Luis Quintero
Executive Director
HR Ratings
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Market Stability Derived from Fibras

Wed, 11/01/2017 - 12:45

Q: What role do ratings companies play in the market?

A: HR Ratings’ values dictate that its ratings should be as clear and transparent as possible to clients and issuers. We always try to be as detailed as possible about what we can offer to clients since investors read our reports and seek our analysis to decide whether certain investments should be made. We have detailed analyses in which we include the profile of the company, industry, operation and background to understand where they come from and how they operate. Our ratings are based on qualitative analyses that include business strategy, corporate governance and executive management, among other factors. HR Ratings complements this information with quantitative analyses that incorporates financial projections based on what the company has shared with us. Our objective is to provide a thorough analysis of the company and to gauge where it will be positioned in the future considering its current trajectory. Investors appreciate this information because it gives them an alternative way to visualize the company. This is part of our core mission in terms of being transparent and providing as much as detail as possible.

Q: What are the biggest advantages the real estate market should consider when it comes to Fibras?

A: Many construction companies and developers struggle with the noncore areas of their business, such as the operation and management of projects. Fibras are a useful channel for them, in the sense that developers can use them to allocate their assets more quickly than with a participation obtained through CFBIs. Developers normally place an asset within the Fibra and gain access to certain liquidity that they use to develop additional assets that meet the needs of the Mexican market, such as office, commercial and retail development. Real estate has greatly benefited from these tools as many old buildings have been replaced under a more professional administration, allowing developers to keep on building.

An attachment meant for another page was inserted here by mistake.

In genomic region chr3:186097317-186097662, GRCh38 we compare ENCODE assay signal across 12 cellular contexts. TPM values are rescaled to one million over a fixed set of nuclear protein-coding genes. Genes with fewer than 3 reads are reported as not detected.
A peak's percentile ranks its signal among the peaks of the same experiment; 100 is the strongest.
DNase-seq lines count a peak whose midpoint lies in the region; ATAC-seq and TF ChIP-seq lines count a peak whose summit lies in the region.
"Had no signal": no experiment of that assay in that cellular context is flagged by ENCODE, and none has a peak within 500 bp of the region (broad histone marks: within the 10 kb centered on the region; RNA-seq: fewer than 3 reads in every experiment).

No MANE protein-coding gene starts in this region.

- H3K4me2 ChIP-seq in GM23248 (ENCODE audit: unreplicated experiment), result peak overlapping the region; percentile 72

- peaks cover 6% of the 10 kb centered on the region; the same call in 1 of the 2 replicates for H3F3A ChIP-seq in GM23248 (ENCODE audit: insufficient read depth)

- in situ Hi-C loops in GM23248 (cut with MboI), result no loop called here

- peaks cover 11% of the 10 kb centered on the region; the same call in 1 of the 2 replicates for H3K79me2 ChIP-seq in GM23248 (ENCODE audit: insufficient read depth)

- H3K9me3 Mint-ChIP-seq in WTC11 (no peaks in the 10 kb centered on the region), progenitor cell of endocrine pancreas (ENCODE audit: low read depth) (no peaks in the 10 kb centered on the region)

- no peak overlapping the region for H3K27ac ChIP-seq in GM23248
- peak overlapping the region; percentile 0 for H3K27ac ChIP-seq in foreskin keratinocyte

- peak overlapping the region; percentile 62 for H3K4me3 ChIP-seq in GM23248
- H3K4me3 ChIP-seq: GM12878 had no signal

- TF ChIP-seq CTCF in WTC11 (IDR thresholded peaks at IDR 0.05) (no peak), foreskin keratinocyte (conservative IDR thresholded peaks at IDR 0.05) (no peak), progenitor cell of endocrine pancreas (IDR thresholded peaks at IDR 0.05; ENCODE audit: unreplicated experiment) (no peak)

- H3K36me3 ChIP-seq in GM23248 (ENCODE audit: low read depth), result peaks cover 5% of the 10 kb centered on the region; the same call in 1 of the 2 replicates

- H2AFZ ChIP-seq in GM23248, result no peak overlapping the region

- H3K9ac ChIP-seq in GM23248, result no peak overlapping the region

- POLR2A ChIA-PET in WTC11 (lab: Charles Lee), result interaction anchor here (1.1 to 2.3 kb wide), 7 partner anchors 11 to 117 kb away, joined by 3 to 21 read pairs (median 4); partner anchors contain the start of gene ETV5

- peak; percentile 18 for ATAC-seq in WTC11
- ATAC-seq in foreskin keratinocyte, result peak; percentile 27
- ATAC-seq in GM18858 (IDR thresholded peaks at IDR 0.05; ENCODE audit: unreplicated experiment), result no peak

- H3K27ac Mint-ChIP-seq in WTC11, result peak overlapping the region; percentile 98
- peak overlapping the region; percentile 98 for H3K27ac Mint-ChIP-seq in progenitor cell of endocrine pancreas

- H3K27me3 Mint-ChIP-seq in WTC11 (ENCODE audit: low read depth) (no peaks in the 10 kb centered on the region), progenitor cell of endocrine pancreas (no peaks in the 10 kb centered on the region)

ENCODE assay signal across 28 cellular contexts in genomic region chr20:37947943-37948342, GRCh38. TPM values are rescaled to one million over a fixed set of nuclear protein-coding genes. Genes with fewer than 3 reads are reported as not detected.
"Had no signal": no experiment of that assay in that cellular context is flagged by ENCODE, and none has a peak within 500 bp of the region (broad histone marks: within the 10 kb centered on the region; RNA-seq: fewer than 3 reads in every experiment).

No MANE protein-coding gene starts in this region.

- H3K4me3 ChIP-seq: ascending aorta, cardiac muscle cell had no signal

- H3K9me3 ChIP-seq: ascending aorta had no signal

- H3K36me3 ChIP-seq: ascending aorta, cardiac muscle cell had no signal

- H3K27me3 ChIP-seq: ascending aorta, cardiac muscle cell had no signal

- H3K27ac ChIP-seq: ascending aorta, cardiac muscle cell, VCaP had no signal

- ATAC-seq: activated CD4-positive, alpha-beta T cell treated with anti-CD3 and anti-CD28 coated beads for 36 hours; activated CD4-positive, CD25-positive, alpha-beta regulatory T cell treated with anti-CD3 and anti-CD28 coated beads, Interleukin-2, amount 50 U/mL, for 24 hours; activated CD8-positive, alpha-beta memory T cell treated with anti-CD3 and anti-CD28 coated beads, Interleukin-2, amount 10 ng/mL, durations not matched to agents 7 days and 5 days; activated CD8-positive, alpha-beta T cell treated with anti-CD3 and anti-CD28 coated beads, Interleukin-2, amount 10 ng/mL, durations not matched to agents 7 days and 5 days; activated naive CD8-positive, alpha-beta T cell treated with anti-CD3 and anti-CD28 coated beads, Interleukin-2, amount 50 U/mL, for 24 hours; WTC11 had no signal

The Fibra market is currently much calmer in terms of acquisitions, which is why we believe that Fibras will begin to gain larger market share.

Q: What challenges are issuers facing to improve their ratings and what can they do to close these gaps?

A: When it comes to Fibras, in this period of economic volatility, we will continue to assess the cash-flow generation of the companies to evaluate their payment capacity. When it comes to cash-flow generation, this is dependent on the occupancy rate, the rollover of lease agreements and the renewal of rents at a new rate, whether it is in dollars or pesos. Industrial and office buildings are more related to dollars, while commercial is seen more in terms of pesos. In this case, we try to ensure Fibras are aligned in terms of the rent charged and the revenue generated in local currency.

Based on the Fibras’ cash-flow generation, we assess their capacity to meet their financial obligations in the short term by their Debt-Service Coverage Ratios (DSCR), while in the long term we focus on years of payment. Real estate is a longterm investment and we welcome Fibras and real estate assets whose business strategies seek financial longevity.

Real estate assets tend to be relatively stable under economic recession and periods of volatility. They are not as volatile as investment assets within other industries and we will continue to evaluate the strength of this sector. Although we have experienced a certain degree of volatility in 2016, revenues have remained stable for most Fibras. Some Fibras have even gone as far as to raise a CKD to develop property. Also, we have seen new issuances in the last year from Fibra Uno, Fibra Inn and Fibra Danhos, which speaks to the market’s interest in this sector. Fibras are starting to focus on the debt market as an opportunity to rebalance their debt structure with longer terms, aligned with assets that last 20 to 30 years. We really expect Fibras to continue heading in this direction. In the next two to three years, we can expect more participation in the debt market in terms of debt issuances. There are only four Fibras that participate in Mexico but we will continue to see that number grow.